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Baconian Acrostics, Anagrams, Monograms, & Secret Signatures, in the Shakespeare Poems & Plays


A Phoenix

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One more for fun.

Shake-speake...

image.png.5a98512e4a8cf485ac058dd8b8f2a0df.png

39 words starting with Shake ending with speake, containing the BACON anagram, 39 is Simple cipher of F BACON.

Notice the word "addition".

F Bacon is Shakespeare.

To beggerly diuorcement.

Tudor I? Will Tudor I?

As Shakespeare and Bacon?

 

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                             THE ACROSTIC BACO AND ANAGRAM BACON IN THE WINTER'S TALE.

                                                By my regard, but killed none so. Camillo,

                                                As you are certainly a gentleman, thereto

                                                Clerk-like experienced, which no less adorns

                                                Our gentry than our parents' noble names,

                                                In whose success we are gentle:

                                                 BACO AND BACON.

                                                            [The Winter's Tale: 1: 2: 390-4] 

 

                                               

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More number fun!

The Winter's Tale: Act 1, Scene 2

https://internetshakespeare.uvic.ca/doc/WT_F1/scene/1.2/index.html

The word "name" appears on the page before the acrostic and there are 33 words of speech between "name" and the BACON acrostic. 33 is the Simple cipher of BACON.

image.png.b0d43bdf564d13761c789c8cc3c206b2.png

If count everything, including the hanging "I have", the title at the top at the page and the page number, there are 67 words from "name" to "Names". 67 is the Simple cipher of FRANCIS.

image.png.565537c7313f23e4a2e4b0b03a2bd097.png

If we count everything as we did above starting with the first "name", there are 287 words up to the the third "Name". 287 is the Kaye cipher of WILLIAM TUDOR I and also FRA ROSIE CROSS.

image.png.fd998ae930397f70922ef2790be2b6ae.png

And there are 33 lines between the first line of the acrostic and the line was "my Name."

image.png.85605375ef65d1a65c117535942dc82c.png

Little more fun numbers to come later. 🙂

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<-- 1 8 8 1 1
O 1 1 8 8 1 -->

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Farther down the page is a curiosity. The words "Sweare" and "shake" have 33 words between them. Is this a play on words; Sweare shake, or Shake sweare for Shakespeare?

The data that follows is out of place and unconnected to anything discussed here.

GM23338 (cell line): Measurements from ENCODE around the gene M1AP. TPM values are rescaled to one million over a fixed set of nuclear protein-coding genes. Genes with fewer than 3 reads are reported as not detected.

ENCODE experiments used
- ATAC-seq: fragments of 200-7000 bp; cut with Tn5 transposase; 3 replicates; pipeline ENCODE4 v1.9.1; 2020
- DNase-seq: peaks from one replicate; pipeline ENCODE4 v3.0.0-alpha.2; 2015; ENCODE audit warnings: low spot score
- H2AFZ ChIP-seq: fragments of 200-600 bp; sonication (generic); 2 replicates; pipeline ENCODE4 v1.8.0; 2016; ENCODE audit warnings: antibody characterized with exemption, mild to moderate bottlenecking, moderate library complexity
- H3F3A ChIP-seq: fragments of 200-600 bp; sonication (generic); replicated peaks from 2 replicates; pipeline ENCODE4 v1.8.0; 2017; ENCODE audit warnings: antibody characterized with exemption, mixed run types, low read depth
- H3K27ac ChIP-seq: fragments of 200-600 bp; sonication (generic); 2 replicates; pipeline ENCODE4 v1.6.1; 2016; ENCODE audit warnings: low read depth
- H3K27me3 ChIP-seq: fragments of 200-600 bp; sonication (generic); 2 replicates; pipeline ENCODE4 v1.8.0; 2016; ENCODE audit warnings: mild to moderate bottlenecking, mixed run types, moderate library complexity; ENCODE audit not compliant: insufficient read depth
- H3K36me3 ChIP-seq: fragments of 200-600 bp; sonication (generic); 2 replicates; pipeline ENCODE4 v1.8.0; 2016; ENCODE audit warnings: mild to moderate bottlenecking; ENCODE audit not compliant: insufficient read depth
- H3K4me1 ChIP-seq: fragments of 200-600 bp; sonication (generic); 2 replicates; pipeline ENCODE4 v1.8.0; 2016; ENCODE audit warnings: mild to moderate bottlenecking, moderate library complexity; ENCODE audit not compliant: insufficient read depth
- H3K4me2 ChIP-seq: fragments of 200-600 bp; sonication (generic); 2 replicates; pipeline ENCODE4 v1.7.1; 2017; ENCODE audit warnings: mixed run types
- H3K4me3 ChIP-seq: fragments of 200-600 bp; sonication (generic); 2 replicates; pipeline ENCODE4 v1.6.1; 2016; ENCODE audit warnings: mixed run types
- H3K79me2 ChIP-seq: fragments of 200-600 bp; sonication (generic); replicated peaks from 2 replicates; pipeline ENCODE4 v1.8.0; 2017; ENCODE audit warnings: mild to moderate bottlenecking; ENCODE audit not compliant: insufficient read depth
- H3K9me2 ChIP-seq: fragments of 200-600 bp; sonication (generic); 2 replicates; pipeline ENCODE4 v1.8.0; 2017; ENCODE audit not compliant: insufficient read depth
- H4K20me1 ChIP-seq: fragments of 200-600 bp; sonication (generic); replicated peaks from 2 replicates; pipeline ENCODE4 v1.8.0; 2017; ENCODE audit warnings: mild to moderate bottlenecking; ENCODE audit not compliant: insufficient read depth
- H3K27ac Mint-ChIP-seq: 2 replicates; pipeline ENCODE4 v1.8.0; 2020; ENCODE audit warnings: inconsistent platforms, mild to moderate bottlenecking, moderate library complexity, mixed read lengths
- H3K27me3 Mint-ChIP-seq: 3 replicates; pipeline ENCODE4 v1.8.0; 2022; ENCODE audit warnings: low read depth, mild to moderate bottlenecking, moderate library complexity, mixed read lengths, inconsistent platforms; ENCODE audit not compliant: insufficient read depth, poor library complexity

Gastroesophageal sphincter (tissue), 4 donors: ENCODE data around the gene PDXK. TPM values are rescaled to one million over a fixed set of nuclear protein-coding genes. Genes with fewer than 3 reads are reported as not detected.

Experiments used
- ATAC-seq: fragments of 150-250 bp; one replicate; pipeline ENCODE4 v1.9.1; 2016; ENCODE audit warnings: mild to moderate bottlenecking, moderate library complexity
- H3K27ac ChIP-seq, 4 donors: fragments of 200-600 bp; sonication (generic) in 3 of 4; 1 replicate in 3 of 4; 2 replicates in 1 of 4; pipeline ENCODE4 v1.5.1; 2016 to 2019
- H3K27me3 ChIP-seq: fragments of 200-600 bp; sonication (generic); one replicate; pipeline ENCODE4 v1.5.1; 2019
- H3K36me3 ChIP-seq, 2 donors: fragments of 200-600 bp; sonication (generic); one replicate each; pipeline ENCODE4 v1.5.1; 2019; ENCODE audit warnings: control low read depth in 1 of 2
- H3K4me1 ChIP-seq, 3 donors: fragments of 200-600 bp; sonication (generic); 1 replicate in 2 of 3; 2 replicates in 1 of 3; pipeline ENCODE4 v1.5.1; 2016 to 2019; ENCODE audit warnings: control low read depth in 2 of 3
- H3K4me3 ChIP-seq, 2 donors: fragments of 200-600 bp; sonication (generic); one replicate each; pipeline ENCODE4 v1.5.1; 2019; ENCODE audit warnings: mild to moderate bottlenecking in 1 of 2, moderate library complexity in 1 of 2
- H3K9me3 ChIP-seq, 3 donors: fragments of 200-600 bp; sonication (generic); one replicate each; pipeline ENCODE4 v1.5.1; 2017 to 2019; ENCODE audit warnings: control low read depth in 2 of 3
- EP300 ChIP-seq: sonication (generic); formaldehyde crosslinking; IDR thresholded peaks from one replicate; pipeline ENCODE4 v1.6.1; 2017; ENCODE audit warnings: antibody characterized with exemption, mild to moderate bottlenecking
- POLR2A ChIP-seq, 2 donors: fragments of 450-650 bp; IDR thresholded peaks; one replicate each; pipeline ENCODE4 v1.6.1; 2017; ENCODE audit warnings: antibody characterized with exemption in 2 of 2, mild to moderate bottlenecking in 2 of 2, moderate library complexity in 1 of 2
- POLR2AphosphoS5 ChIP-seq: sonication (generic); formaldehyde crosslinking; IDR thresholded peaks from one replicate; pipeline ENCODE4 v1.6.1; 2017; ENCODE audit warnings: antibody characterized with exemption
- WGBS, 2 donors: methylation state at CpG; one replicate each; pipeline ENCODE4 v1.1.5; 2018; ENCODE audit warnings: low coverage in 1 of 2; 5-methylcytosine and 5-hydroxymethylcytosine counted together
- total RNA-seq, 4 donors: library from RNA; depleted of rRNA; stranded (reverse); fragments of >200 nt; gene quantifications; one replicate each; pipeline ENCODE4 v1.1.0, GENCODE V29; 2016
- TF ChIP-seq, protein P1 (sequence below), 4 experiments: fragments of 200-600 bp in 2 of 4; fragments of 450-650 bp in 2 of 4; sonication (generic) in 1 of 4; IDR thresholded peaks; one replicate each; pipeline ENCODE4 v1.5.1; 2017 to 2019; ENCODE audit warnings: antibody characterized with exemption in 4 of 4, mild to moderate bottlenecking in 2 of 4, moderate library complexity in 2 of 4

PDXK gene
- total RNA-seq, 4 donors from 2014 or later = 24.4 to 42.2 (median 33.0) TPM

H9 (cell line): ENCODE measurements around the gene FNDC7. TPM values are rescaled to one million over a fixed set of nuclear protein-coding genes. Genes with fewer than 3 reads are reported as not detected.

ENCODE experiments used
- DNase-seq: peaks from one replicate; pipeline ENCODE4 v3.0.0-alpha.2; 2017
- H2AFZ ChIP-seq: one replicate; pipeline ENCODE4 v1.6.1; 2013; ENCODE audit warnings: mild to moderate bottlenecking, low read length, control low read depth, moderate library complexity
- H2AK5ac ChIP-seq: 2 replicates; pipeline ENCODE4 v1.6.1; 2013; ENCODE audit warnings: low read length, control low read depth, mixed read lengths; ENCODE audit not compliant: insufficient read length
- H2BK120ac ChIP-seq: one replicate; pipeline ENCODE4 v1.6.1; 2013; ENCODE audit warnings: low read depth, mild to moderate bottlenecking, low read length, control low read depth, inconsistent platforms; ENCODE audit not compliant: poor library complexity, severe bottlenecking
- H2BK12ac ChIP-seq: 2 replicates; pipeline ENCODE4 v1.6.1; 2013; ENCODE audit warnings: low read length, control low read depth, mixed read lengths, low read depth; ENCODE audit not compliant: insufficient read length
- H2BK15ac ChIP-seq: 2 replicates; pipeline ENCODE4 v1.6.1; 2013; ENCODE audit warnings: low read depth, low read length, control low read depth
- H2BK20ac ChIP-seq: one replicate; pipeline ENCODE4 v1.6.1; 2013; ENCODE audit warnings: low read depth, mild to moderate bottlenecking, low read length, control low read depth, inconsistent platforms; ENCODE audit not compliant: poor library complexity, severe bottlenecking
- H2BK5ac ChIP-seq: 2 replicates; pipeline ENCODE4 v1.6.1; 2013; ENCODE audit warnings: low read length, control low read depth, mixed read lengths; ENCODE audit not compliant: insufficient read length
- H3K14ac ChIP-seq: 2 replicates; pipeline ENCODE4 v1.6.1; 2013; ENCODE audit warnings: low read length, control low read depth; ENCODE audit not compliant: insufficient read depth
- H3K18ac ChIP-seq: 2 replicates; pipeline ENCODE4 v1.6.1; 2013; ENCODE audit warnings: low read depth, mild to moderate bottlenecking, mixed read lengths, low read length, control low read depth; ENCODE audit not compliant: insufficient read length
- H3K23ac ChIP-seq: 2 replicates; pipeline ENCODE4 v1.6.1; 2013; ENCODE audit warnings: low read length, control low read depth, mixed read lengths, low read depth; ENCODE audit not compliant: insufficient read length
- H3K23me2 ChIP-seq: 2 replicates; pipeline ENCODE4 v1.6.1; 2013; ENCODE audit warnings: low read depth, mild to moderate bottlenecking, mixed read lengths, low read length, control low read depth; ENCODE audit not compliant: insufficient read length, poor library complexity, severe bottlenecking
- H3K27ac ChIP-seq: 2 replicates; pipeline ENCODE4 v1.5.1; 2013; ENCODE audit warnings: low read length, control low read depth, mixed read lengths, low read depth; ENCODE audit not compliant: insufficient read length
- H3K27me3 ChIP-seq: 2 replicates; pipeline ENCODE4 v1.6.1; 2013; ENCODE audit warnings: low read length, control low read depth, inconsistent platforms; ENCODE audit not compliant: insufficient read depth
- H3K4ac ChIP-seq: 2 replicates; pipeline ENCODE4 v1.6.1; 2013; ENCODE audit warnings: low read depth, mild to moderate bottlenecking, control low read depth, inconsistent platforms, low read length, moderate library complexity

image.png.84f179964e3689e46e4db305684db83a.png

If we start counting from the word "Names" in the lines that contain the I BACON acrostic, skipping italic words, "shake" is at number 287. To me that is significant as a count.

image.png.ac657c55860660be3937596a41c54cda.png

Remember we started counting with "Names" (plural). Bacon and Shakespeare? Noble Names indeed.

If we start counting with the "I" in the I BACON acrostic immediately after the "Noble Names" skipping italic words we see 103 words up to "Sir, I will". 103 is the Simple cipher of SHAKESPEARE.

image.png.0b6529fdf6e195e8a1a47ab4bc55d1b7.png

"Will" could be "Will Shakespeare" easy enough. It could also hint at "Will Tudor". The word "name" appears three times, once plural with, "Noble Names" "I will" might even hint at "Will I" (William Tudor I, or Willam Tudor the First).

Three names, all connecting with the right numbers, especially 33 and 287, but even 103.

Sir Francis Bacon, Will Shakespeare, and William Tudor I. Noble names indeed!!

Love these lines right after the Sweare shake curiosity:

The Fabrick of his Folly, whose foundation
Is pyl'd vpon his Faith, and will continue
The standing of his Body.

 

 

 

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THE VARIOUS ARCANE DEVICES IN THE ADDRESS 'TO THE GREAT VARIETY OF READERS' PREFIXED TO 1623 SHAKESPEARE FIRST FOLIO REPEATEDLY CONVEYING THE CRYPTOGRAPHIC MESSAGE THAT FRANCIS BACON IS SHAKESPEARE

A large initial capital letter F which is used to indicate the presence of cryptic devices and ciphers was employed by Bacon in his early Shakespeare narrative poem The Rape of Lucrece, the first sonnet in the edition of Shakespeares Sonnets and as the first letter in the first verse of A Lover’s Complaint. The address ‘To the great Variety of Readers’ also commences with a large capital F within a woodcut resulting in the indentation of the first seven lines. The phrase in the first and second line ‘there you are number’d’ also points to the presence of ciphers within the lettered woodblock and the rest of the page. The large capital F with the capital R as with the previous examples given above forms the monogram FR for Francis. The reverse reading under the F lettered woodblock yields BACO the contracted name of its author Bacon and reading downward the first three lines yields an anagram of BACON. Furthermore, the first and last lines within the woodblock contain 39 letters F. Bacon in simple cipher.